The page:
Home / Film / Hugh Dancy Talks About His Role in Adam

Hugh Dancy Talks About His Role in Adam

Please Share...Print this pageTweet about this on TwitterShare on Facebook0Share on Google+0Pin on Pinterest0Share on Tumblr0Share on StumbleUpon0Share on Reddit0Email this to someone

What happens when you fall in love with someone for whom love itself is an alien concept? That’s the concept director and writer Max Mayer came up with his new film Adam. The story is about two unlikely neighbors who fall in love. Unlikely because Adam (played by Hugh Dancy) has Asperger’s Syndrome, an increasingly common form of high-functioning autism that is hallmarked by an inability to read what other people are thinking and feeling. Beth (played by Rose Byrne, Knowing) is a highly emotional, intuitive, socially vivacious woman who is looking for a deeper kind of love than she has ever known. She is having her own problems with family connections – so is Adam the right one for her?

Hugh Dancy sat down with me for an exclusive interview about Adam.

You’ve played several different types of characters, but this role required you to be completely open and vulnerable. Was this the hardest role you ever had to prepare for?

Yes. I had to learn an enormous amount I didn’t know about. I had to absorb it and apply it to Max’s brilliant script, but also internalize something that ultimately I’m not sure is possible to internalize for someone who is neurotypical. It’s more of a stretch than other characters you will encounter because the wiring (of Adam) is different. Also, the tools that actors rely on – sometimes too heavily – were denied me, like communication and responsiveness, eye contact and empathy. That’s because that’s not how this character operates. So it was a bit challenging from that aspect.

Adam is unpredictable in many aspects, but it’s really a surprise when he falls in love with a seemingly unattainable girl. Was it difficult to portray that innocent child-like quality which for him is more an internal thing than an external one?

There’s a black and white way in which Adam sometimes sees things. Although at times he’s very sophisticated with an understanding of things. But as far as trusting — he’s not really equipped to understand that someone might deceive him or to think to read between the lines about things. I can see the truth in a child-like persona, but that really fails to take in the whole of him.

You certainly transcended a typical character in your performance of Adam. I’ve read that you like roles that scare you. Is that true?

I don’t want to overstate that. There are lots of criteria one looks for in a script, and not feeling like you know all the answers before you start is a good thing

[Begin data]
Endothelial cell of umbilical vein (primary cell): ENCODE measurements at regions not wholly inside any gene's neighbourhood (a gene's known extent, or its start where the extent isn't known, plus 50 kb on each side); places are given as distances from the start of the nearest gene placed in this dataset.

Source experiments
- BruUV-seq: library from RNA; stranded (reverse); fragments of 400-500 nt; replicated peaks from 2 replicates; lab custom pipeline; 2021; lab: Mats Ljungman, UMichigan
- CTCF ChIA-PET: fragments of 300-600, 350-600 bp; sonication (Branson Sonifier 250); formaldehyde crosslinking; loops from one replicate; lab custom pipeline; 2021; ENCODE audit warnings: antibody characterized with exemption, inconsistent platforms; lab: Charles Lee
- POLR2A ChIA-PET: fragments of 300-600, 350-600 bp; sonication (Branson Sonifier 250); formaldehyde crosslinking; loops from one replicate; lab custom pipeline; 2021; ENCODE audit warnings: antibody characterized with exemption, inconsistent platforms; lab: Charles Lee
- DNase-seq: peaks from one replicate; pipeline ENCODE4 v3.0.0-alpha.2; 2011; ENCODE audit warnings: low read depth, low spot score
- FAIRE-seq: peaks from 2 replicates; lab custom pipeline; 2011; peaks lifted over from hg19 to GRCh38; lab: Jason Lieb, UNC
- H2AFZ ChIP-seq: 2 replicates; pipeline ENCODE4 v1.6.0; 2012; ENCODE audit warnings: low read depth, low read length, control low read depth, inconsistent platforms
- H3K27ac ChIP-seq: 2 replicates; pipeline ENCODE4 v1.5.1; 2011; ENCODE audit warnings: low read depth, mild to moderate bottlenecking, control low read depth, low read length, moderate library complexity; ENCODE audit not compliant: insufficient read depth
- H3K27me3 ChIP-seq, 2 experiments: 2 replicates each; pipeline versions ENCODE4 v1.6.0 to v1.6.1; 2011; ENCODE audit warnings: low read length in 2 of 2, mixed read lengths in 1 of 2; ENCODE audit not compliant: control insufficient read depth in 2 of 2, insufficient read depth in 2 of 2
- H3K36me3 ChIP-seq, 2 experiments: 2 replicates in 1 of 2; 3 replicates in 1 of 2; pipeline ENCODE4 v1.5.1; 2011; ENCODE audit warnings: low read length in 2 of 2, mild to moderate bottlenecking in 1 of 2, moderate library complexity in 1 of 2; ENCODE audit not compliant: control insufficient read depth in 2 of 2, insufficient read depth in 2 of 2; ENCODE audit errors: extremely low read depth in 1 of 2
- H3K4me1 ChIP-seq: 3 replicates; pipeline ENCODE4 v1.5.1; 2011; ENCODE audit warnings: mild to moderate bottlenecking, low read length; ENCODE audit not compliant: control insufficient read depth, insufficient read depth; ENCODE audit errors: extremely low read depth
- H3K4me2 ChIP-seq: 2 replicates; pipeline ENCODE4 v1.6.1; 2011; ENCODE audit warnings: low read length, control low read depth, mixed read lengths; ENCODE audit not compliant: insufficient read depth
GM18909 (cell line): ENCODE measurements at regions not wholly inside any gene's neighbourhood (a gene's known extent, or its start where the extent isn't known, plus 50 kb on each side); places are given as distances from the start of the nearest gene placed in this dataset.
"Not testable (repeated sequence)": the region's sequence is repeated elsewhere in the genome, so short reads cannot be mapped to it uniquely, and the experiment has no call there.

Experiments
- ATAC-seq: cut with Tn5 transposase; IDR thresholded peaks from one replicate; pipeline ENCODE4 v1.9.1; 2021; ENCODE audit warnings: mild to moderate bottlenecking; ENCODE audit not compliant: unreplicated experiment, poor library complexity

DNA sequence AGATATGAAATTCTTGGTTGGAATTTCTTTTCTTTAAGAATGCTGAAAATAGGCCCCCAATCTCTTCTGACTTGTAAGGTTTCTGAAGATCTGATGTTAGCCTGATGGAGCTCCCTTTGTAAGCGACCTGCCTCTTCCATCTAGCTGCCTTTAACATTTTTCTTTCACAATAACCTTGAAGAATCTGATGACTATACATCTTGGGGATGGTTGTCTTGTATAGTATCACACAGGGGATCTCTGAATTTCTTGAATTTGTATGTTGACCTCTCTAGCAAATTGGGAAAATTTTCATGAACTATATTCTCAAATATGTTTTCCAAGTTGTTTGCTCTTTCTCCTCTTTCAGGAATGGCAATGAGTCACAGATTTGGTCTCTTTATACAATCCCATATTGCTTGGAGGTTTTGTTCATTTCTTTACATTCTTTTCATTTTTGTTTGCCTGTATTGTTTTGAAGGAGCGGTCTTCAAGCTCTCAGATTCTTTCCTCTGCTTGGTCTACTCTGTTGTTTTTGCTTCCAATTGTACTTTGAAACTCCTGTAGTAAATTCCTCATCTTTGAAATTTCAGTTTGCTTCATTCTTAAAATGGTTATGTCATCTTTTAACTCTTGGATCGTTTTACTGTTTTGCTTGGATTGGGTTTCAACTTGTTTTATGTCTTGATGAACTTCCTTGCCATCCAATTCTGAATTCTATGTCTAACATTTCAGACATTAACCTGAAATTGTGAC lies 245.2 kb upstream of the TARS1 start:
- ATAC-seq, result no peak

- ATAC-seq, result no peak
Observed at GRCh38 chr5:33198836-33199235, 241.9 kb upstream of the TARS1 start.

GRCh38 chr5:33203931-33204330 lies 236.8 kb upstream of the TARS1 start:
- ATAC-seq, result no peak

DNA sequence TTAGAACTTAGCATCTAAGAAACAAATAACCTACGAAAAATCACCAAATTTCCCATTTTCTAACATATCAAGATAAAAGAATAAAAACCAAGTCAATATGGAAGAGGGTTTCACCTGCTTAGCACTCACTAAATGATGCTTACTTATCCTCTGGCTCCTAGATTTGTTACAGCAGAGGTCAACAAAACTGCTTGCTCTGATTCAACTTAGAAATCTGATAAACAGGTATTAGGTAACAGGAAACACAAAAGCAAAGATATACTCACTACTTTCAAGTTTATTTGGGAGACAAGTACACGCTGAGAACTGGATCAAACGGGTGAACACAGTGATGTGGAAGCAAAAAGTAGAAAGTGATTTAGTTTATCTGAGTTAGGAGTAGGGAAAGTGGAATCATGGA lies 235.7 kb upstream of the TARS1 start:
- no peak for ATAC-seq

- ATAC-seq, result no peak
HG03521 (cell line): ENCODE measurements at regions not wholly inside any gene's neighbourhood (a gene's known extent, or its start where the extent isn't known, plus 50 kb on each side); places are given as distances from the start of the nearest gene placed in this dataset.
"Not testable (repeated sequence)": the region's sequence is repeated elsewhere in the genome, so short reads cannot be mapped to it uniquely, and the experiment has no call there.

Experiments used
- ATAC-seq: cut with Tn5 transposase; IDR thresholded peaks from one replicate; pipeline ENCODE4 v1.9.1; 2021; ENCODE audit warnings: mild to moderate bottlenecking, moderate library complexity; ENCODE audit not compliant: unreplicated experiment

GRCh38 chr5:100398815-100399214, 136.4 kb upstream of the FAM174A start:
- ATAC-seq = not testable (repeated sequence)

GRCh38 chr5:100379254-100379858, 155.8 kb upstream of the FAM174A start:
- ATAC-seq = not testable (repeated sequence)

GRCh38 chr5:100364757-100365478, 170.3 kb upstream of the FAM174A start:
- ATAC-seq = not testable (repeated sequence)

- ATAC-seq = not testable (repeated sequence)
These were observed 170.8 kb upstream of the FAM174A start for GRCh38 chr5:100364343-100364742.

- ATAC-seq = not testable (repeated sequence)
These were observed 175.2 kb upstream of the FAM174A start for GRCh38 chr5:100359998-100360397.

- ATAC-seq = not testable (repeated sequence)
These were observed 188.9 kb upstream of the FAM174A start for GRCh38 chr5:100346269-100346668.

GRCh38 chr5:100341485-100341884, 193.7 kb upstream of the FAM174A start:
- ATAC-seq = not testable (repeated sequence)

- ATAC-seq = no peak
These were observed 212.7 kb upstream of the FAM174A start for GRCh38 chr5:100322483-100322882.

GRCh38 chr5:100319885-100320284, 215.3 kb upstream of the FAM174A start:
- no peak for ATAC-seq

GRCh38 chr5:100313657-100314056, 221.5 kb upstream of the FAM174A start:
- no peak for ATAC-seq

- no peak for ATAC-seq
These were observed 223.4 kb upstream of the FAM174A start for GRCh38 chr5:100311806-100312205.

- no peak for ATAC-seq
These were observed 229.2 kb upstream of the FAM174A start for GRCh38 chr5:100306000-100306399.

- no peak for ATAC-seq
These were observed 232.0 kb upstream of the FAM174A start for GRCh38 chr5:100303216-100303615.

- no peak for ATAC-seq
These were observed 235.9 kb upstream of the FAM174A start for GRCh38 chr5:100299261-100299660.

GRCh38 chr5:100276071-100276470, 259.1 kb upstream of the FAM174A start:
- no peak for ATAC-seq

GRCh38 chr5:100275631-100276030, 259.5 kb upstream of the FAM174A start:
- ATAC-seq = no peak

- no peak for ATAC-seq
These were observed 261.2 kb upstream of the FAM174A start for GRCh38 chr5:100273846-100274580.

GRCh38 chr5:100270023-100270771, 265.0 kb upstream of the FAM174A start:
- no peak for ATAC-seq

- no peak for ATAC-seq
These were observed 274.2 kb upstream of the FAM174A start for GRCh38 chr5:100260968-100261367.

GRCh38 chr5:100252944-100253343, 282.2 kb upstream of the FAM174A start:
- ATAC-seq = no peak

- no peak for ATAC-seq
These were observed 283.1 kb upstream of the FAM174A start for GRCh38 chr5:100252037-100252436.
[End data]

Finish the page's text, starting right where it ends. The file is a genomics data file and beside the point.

Having the right actress play Beth was key to your performance because your interactions were not typical of conventional communications between romantic couples. Can you talk about acting with Rose Byrne?

A lot of the time Beth does not understand me nor me her. So there’s a real contained quality to the acting, and I had to concentrate very hard to maintain that. In a sense Rose and I were like two ships passing in the night. We had to take different approaches to scenes and work out the kinks. Max and I were at that point speaking the same language, an interior language of the character. It was at that point that Rose took that and ran with it and gave Beth qualities over and above what Max had already given her in the script – a kind of brilliant worldview, an eccentricity and generosity. Beth is not just a free and loving spirit, she’s really odd in her own ways, and I think Rose brought all of that to the character and in many ways validated the relationship between the two of them and therefore the work that I was doing as well. So although it didn’t feel like a joint process like it often can, we were completely in sync with each other.

You spent time with Aspergers’ groups. What was the reaction of the group when you went to the meeting?

But it [the group] didn’t express itself in cynicism or being guarded, where any other group may have been more reserved or guarded to present a better image of themselves or to test you out.

Hugh Dancy recently starred in P.J. Hogan's Confessions Of A Shopaholic opposite Isla Fisher. Released by Disney/Buena Vista on February 14, 2009 the film has grossed more than $100 million worldwide.

Dancy's other film credits include: The Jane Austen Book Club, Evening, Beyond The Gates, King Arthur, Ella Enchanted, The Sleeping Dictionary, Black Hawk Down, and Young Blades. On television, Dancy starred in Tom Hooper's critically acclaimed series Elizabeth I opposite Helen Mirren and Jeremy Irons. Dancy received an Emmy nomination for Outstanding Supporting Actor in a Mini-series or a Movie for his role as Earl of Essex and the series received the 2007 Golden Globe award for Best Mini-series or Motion Picture Made for Television and the Emmy Award for Best Mini-series. Dancy's other television credits include: Daniel Deronda, David Copperfield, Relic Hunter, and Madame Bovary. On stage, Dancy starred opposite Boyd Gaines, Jefferson Mays, and Stark Sands in A Journey's End which won the 2007 Tony Award for Best Revival of a Play. Dancy graduated with an English Literature degree from St. Peter's College, Oxford.


Powered by

About Diana Saenger